It’s hard to imagine an artist more committed to a singular vision than Prince Rogers Nelson. His career began in 1978, with the release of his debut album, For You, and ended nearly 40 albums later, in 2016, when he was found unresponsive after an accidental drug overdose at Paisley Park, his recording compound near Minneapolis. Prince scrambled and recalibrated pop music to suit his own wild and beautiful tastes. His playful songwriting, his lavish wardrobe (platform boots, ruffled cravats, bespoke suits in glorious fabrics), the ferocious yet elegant way he handled a guitar—everything about Prince’s lifestyle and persona felt, and continues to feel, unprecedented and unsurpassed.
The precise mechanics of Prince’s talent—how he was able to conjure such gleeful and transporting melodies—has always been something of a mystery, even to his most devoted fans. When he died, he was at work on a memoir, The Beautiful Ones, the first 50-odd handwritten pages of which Random House will publish in October in an edition including rare photographs, scrapbooks and lyric sheets. Had he lived to complete it, one wonders whether the book would have clarified more about what drove him. But then, Prince didn’t want to be understood. He once told Details magazine that his fans needn’t look into his inner self at all: “There’s not much I want them to know about me, other than the music.”
He was born in Minneapolis in 1958. His mother was a jazz singer, his father a pianist and songwriter. He was a musical polymath from an early age. He signed with Warner Bros. in 1977, when he was just 19, and he arranged, composed and played almost all of the 27 instruments on his debut album himself. In 1984, Prince starred in Purple Rain, a semi-autobiographical film designed to showcase his extraordinary charisma. Onstage, he appeared so otherworldly and elegant that it was impossible to look away.
Purple Rain climaxes with a seven-minute performance of the title song at First Avenue, a beloved music club in downtown Minneapolis. Prince reportedly wrote “Purple Rain” (the song) to perform as a country-tinged duet with Stevie Nicks, but she was so overwhelmed by the intensity of the composition that she couldn’t bring herself to generate any lyrics for it. Prince responded by making the song even heavier and more epic, building toward a closing guitar solo so dizzying and gorgeous it’s hard not to feel like a slightly different person after you hear it.
The guitar Prince plays in this climactic scene was custom-made for him by a luthier at a Minneapolis music shop called Knut-Koupee Enterprises. Prince’s famous “symbol”—a combination of the Roman symbols for Mars and Venus, corresponding to male and female—is inlaid in a repeating pattern on the fret board, and the upper half of the body curls into a cloudlike wisp. It made sense, even then, that Prince would require an instrument that didn’t resemble anything anyone else was playing. Knut-Koupee made three so-called “cloud” guitars for Prince in the early 1980s. While on tour, Prince would often thrash one onstage, then ship it back to Minneapolis for repairs.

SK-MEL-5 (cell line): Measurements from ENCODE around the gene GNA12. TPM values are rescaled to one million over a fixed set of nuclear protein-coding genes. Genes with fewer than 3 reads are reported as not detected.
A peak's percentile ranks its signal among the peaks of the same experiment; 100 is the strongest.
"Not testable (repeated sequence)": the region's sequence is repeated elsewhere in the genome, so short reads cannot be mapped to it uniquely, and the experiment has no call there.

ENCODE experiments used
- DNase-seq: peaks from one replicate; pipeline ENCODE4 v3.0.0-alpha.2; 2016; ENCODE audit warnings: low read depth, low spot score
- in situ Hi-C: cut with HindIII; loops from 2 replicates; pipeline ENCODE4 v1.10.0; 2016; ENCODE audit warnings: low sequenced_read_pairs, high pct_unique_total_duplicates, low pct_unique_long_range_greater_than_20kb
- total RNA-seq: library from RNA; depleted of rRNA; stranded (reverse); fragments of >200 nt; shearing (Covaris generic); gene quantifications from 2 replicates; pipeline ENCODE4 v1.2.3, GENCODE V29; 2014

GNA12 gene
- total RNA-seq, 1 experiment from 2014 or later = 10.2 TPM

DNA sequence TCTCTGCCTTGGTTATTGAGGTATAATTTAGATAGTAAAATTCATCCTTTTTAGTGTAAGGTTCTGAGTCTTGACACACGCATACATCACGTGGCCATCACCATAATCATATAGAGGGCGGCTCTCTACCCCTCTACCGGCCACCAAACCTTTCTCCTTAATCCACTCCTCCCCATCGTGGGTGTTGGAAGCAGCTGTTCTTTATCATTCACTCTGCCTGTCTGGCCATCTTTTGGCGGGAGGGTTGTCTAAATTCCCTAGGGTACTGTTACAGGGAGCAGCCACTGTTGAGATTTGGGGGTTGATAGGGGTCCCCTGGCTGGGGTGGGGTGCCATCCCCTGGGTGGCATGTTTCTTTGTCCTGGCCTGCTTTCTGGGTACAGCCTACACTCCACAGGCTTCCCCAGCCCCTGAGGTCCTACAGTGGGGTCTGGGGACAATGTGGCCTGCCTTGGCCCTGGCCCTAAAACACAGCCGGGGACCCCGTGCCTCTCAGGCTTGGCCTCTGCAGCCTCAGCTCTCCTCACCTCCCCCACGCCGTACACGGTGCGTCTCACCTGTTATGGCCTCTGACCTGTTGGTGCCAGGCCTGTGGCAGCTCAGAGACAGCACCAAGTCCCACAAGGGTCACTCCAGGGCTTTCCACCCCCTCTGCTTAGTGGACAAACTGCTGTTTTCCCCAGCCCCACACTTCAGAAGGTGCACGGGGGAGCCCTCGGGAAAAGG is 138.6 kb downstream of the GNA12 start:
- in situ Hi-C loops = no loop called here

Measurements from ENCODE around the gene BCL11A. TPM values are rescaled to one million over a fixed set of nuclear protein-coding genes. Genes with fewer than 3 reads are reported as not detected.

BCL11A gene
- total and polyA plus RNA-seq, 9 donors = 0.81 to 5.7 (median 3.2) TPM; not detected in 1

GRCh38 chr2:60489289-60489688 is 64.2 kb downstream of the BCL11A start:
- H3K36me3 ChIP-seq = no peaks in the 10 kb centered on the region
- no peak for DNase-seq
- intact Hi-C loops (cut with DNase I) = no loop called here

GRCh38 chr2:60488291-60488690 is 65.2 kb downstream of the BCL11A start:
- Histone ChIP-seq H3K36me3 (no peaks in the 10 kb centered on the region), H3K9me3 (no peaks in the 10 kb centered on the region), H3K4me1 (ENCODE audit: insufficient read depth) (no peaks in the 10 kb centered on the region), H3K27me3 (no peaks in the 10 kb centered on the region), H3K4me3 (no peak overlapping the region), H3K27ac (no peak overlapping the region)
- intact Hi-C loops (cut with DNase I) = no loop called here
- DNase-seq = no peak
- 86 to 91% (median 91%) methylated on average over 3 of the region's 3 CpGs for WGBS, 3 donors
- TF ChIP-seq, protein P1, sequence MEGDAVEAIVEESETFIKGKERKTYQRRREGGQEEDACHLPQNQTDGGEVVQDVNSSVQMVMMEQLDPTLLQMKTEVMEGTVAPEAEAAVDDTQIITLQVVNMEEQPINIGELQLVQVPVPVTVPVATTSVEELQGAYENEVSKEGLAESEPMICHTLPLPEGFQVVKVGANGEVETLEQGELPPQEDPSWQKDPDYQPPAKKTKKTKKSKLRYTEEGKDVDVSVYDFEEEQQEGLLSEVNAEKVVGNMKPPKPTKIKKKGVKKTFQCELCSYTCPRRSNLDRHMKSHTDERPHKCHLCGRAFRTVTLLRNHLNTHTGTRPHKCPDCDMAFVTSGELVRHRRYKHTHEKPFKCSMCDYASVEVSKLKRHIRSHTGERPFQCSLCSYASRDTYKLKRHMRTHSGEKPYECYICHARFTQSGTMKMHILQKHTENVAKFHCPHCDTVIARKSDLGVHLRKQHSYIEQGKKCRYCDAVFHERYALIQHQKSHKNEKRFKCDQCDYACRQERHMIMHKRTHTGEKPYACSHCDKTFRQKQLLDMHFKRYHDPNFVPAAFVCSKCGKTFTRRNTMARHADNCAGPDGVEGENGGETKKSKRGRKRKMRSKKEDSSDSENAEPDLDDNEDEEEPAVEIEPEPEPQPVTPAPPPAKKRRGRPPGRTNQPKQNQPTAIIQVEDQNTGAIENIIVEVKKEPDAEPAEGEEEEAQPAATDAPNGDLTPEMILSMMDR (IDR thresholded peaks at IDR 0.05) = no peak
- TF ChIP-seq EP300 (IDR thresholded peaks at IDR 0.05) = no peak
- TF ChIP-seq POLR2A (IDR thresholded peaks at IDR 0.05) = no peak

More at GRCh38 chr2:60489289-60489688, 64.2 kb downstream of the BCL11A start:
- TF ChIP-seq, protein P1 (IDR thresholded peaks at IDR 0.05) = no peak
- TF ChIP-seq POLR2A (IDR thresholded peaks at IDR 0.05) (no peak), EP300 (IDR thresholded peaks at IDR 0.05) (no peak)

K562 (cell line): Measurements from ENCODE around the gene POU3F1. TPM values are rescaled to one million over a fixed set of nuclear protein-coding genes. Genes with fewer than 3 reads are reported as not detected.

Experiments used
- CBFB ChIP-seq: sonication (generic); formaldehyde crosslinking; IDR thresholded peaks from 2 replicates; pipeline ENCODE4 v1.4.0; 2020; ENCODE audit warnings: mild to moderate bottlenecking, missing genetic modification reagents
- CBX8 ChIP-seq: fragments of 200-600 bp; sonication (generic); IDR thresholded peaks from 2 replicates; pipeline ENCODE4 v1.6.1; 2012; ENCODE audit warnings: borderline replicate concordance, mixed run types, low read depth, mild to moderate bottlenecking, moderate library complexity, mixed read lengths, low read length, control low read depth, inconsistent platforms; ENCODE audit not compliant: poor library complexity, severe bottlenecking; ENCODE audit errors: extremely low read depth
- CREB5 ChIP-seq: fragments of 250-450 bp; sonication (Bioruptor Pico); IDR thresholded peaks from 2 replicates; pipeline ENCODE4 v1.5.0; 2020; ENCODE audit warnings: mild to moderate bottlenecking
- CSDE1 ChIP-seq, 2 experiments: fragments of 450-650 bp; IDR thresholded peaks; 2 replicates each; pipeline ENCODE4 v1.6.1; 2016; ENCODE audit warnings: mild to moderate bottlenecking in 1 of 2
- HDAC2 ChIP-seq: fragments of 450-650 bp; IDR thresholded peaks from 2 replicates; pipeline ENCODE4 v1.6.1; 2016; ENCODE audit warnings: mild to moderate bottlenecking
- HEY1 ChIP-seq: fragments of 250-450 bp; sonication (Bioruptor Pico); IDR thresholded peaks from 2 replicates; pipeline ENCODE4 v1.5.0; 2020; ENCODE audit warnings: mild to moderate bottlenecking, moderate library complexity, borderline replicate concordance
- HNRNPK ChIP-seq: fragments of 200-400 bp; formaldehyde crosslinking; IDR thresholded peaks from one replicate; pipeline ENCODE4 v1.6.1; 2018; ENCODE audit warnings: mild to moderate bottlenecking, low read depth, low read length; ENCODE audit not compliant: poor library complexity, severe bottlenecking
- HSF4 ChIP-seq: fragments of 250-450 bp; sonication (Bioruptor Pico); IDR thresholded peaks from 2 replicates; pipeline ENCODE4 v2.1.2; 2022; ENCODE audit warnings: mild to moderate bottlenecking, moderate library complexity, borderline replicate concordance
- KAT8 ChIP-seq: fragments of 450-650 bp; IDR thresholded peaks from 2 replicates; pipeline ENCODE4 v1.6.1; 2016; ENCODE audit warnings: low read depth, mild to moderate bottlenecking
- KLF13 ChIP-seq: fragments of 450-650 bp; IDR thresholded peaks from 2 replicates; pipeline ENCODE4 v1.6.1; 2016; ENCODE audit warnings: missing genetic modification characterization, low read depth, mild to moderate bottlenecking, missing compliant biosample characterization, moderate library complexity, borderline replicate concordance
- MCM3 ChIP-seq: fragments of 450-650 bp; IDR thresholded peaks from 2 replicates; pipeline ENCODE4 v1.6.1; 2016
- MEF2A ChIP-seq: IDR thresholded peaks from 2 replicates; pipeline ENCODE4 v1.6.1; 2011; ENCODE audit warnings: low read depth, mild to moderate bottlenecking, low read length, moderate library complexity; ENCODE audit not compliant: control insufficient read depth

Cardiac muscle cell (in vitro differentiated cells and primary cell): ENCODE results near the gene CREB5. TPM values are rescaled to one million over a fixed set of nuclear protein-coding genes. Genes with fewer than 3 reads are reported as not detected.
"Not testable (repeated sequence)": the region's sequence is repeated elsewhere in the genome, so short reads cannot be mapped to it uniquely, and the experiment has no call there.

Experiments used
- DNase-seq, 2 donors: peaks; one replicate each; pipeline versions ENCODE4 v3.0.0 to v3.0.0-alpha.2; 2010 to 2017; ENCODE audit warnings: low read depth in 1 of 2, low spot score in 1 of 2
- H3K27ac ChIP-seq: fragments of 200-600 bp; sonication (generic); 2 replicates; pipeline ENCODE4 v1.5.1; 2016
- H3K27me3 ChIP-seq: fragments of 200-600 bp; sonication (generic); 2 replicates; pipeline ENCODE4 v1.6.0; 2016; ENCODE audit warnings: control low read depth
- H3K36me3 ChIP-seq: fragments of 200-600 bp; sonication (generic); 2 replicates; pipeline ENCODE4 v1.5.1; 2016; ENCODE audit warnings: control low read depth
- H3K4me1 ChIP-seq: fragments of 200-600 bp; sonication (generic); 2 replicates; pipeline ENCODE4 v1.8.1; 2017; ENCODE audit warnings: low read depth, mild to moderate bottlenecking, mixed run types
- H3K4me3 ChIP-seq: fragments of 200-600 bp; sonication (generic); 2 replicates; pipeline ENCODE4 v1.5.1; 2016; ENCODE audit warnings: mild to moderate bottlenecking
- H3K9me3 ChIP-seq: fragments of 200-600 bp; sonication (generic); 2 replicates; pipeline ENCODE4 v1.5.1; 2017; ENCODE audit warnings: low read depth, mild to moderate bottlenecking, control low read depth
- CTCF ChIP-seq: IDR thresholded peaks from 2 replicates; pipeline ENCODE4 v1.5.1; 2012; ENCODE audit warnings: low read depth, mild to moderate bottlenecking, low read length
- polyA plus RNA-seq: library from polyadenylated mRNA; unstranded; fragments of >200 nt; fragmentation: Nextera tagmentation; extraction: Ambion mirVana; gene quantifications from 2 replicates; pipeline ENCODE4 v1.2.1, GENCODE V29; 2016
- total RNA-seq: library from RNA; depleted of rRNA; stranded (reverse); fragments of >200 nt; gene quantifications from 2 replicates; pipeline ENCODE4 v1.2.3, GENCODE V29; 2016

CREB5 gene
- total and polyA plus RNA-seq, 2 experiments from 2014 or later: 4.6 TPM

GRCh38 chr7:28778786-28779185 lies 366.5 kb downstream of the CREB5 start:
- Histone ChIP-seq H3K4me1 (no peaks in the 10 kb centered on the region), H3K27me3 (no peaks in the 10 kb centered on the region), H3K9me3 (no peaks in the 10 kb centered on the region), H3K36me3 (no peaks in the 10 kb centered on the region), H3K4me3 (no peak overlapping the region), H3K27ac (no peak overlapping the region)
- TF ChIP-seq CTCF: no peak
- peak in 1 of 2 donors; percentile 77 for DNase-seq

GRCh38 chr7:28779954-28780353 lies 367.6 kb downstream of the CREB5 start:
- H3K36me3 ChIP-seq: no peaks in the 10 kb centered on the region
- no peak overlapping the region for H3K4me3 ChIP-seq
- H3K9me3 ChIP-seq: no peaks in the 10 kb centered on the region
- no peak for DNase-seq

In 1993, Prince gave a cloud guitar to the Smithsonian Institution, but he didn’t include any information about the instrument’s origins. But earlier this year, John Woodland, the conservator for Prince’s guitar collection, who has been researching the history of the cloud guitars, reached out to the Smithsonian with a sneaking suspicion. After the guitar underwent a CT scan and extensive paint analysis, what they found was a shocker: “All evidence suggests that this was the first cloud guitar ever built for Prince,” John Troutman, curator of American music at the National Museum of American History, told me—meaning it was also the same guitar Prince plays in Purple Rain, as well as in the 1985 music video for the single “Raspberry Beret.” It was then repainted to appear on the cover of the 1987 album Sign o’ the Times. This wasn’t just a cloud guitar, in other words, it was the cloud guitar—the instrument responsible for some of the most iconic sounds and images in American popular music. “The guitar is an extraordinary gift from Prince to the American people,” Troutman says.
More than three years after his death, it’s tempting to stare at the cloud guitar and wish for more clues, more time, more music. What was Prince thinking when he held it in his hands? What strange, metaphysical currencies might he have been channeling? Of course, we’ll never know, which is surely how Prince would have preferred it. The mystery of his life and work is an essential part of his magic—it always was. Which makes it all the more thrilling to look, to listen and to wonder.